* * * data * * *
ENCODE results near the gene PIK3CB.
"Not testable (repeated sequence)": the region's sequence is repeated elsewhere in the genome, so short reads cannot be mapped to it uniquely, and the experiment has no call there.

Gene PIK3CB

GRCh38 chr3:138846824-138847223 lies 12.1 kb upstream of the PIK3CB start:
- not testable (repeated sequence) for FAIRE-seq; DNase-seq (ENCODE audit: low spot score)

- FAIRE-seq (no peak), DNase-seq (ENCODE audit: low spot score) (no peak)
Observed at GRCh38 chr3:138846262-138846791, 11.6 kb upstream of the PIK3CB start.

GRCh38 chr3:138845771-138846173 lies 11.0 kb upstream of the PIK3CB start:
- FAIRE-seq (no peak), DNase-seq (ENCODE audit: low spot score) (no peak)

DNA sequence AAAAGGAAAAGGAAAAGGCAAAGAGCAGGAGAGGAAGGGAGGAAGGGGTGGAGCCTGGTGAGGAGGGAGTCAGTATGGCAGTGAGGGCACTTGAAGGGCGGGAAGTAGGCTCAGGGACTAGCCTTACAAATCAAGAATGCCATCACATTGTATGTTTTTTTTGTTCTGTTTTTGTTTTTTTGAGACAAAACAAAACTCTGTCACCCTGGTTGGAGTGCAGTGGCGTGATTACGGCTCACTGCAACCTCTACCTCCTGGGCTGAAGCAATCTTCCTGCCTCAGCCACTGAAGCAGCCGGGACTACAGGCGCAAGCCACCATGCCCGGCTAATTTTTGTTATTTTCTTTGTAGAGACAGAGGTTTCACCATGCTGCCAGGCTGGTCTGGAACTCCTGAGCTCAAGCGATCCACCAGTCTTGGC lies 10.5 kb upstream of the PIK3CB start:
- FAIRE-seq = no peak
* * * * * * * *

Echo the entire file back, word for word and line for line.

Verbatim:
ENCODE results near the gene PIK3CB.
"Not testable (repeated sequence)": the region's sequence is repeated elsewhere in the genome, so short reads cannot be mapped to it uniquely, and the experiment has no call there.

Gene PIK3CB

GRCh38 chr3:138846824-138847223 lies 12.1 kb upstream of the PIK3CB start:
- not testable (repeated sequence) for FAIRE-seq; DNase-seq (ENCODE audit: low spot score)

- FAIRE-seq (no peak), DNase-seq (ENCODE audit: low spot score) (no peak)
Observed at GRCh38 chr3:138846262-138846791, 11.6 kb upstream of the PIK3CB start.

GRCh38 chr3:138845771-138846173 lies 11.0 kb upstream of the PIK3CB start:
- FAIRE-seq (no peak), DNase-seq (ENCODE audit: low spot score) (no peak)

DNA sequence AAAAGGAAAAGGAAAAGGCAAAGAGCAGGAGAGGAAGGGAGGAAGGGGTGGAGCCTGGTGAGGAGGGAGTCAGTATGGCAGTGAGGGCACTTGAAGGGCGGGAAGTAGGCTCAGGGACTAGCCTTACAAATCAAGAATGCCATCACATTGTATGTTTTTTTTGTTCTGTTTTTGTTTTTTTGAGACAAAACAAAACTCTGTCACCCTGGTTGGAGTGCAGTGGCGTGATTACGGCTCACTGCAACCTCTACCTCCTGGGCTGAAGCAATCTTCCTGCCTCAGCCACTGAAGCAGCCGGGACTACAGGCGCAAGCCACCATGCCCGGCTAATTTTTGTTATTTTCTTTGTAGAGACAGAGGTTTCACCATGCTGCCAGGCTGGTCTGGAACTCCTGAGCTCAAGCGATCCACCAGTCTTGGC lies 10.5 kb upstream of the PIK3CB start:
- FAIRE-seq = no peak